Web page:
While I myself am not a full-fledged taxpayer, I will definitely support much need rise in public assistance, to the nation’s poorest, provided of course, there are regulations on those who benefit.  As a product of an upper middle class family, I have never had to deal with a lack of any of life’s necessities.  In light of the recent health care debate there has been a spotlight on health related entitlement programs such as medicare and medicade, but other important programs such as the Aid to Families with Dependent Children Program, have been eliminated, even the funding food the Supplemental Nutrition Assistance Program (SNAP) has been slashed drastically, despite rising need in this recession.  Now, the SNAP program is one of the few remaining entitlement programs remaining to help feed a population with an unemployment rate reaching 10 percent.  With the number of people receiving this aid increasing by 20,000 a day, the program will be hard pressed to find the resources to support such an ambitious program

I propose a rise in entitlement programs aimed at temporary relief, a New Deal-esque type of approach.  These programs should target those who really need the assistance to make ends meet and supplement dwindling savings.  Even staunch conservative  counties have begun to reexamine the stigma attached to food stamp usage, I think it is time for the legislatures to do the same.  There is a need that needs to be met, and it is about time a politician approached the subject.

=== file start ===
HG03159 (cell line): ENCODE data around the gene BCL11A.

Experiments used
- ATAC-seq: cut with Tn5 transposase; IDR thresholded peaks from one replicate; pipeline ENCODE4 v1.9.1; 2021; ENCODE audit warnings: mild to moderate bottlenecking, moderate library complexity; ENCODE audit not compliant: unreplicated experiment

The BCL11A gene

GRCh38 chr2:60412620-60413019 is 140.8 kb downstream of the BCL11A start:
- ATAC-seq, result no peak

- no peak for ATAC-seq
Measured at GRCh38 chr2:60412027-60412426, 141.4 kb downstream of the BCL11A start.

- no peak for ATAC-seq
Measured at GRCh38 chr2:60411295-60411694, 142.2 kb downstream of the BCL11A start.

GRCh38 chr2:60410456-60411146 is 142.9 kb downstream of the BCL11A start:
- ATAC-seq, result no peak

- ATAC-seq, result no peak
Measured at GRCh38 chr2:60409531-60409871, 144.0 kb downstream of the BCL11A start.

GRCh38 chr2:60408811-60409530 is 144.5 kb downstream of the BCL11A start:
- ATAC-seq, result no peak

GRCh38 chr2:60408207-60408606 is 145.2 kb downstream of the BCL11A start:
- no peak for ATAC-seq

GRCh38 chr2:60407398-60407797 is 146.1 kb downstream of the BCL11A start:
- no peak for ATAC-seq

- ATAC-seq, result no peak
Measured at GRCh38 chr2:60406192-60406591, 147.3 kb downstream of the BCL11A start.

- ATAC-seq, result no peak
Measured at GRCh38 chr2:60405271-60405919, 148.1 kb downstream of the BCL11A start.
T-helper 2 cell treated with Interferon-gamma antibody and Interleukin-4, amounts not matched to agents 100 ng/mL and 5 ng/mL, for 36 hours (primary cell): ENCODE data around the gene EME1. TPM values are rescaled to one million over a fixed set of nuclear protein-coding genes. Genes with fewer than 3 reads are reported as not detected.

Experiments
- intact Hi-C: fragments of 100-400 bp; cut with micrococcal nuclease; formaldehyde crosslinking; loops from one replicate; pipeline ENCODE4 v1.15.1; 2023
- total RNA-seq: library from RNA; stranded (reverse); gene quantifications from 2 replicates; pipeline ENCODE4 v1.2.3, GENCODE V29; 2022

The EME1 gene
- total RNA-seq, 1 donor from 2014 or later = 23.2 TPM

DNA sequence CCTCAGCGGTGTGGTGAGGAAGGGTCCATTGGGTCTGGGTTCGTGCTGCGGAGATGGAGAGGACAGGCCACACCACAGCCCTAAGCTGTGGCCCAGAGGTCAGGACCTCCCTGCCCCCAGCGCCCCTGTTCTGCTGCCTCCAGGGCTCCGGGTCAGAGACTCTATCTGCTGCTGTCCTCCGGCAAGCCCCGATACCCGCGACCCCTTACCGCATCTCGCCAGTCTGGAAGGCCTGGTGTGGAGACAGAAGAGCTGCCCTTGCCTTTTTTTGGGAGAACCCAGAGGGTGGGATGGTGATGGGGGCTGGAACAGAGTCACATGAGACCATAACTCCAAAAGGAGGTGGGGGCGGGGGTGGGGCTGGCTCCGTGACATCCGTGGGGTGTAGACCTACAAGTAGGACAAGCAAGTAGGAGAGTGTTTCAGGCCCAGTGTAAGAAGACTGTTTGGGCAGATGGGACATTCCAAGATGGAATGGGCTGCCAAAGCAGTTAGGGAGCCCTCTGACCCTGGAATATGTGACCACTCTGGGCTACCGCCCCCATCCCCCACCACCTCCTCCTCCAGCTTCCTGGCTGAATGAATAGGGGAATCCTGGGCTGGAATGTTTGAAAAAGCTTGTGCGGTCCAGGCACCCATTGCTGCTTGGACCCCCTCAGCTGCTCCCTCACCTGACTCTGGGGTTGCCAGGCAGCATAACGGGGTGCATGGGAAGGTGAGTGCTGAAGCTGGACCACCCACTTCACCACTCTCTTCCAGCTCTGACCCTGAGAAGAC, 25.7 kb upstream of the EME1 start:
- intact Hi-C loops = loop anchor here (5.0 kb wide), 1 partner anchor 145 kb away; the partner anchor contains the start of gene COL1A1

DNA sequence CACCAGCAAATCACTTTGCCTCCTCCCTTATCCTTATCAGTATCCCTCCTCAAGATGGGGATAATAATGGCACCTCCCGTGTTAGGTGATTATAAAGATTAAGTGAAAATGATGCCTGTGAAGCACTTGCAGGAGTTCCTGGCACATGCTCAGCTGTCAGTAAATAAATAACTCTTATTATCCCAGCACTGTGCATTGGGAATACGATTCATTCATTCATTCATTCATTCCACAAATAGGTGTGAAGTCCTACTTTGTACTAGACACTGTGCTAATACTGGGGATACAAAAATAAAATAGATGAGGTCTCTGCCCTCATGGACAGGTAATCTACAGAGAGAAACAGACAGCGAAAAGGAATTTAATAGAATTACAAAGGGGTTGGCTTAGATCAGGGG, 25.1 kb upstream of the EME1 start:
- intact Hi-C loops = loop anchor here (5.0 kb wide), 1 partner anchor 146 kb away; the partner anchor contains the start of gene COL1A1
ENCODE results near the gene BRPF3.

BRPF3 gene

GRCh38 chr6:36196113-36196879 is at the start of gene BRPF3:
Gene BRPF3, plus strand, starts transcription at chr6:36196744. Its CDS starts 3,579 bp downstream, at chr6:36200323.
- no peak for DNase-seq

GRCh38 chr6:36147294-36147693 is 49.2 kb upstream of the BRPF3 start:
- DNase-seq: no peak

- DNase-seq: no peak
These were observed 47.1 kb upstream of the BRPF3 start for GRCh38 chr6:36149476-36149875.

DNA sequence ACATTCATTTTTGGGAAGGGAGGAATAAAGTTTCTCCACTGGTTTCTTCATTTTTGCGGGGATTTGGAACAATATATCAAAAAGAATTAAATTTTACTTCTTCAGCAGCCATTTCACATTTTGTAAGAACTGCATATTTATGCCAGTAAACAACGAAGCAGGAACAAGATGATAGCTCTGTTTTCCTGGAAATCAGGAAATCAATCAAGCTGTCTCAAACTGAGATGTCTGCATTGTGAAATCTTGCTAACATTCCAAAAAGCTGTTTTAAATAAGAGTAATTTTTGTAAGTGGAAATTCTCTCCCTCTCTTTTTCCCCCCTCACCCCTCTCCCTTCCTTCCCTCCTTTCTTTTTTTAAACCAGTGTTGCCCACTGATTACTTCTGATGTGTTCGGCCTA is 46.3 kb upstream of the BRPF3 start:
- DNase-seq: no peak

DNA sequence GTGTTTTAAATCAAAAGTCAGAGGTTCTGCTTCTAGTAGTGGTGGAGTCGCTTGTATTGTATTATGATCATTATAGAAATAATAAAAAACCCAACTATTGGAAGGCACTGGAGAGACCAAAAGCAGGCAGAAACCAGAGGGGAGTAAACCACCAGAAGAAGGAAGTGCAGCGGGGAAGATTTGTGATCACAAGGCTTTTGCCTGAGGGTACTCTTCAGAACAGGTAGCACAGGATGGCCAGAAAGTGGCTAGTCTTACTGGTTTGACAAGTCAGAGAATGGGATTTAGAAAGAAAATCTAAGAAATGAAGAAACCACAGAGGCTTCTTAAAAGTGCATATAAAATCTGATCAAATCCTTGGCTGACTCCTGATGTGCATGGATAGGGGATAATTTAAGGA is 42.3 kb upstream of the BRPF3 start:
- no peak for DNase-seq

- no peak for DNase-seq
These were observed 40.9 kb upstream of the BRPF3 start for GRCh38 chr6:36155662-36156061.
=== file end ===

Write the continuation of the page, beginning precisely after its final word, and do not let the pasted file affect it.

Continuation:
Monday, November 9, 2009

Blog 10

Now That Health Cares Moving…

With the passing of the House of Representatives version of the expansive health care overhaul bill, the focus of many members of Congress will now turn to President Obama’s next item of agenda, energy bills.  This piece of legislation has already passed through the House and is now aimed for the Senate. As I blogged about in an earlier rant, the “cap and trade” emissions policy allows all businesses are given a cap on their greenhouse gas emissions.   Then can then trade their allotted emission consumption with other companies if they reduce their own. 

With the Copenhagen climate change summit fast approaching, Obama still has relatively little to show for his commitment to reducing greenhouse gases.  As John Kerry of Massachusetts points out, the cap and trade system, by cutting out inefficiencies in energy production, transportation, and consumption will actually be more cost effective for the consumer.  That fact that Mr. Kerry is working on this piece of legislation with Lindsey Graham, a republican, and Joseph Lieberman, an independent, point to the possibility of a bipartisan bill.

While Mr. Obama ventures to China in a few days, specifically to reconnoiter the two countries’ energy consumptions levels, he will not be proposing a tangible climate change policy, but will instead be focusing on another important aspect controlling carbon emissions, alternative energy.  Obama plans to talk about electric cars.  In additions to alternative energy abroad, Obama recently announces a $3.4 billion investment in modernizing the nation’s power grid, an effective way of saving money and developing alternative energy solutions.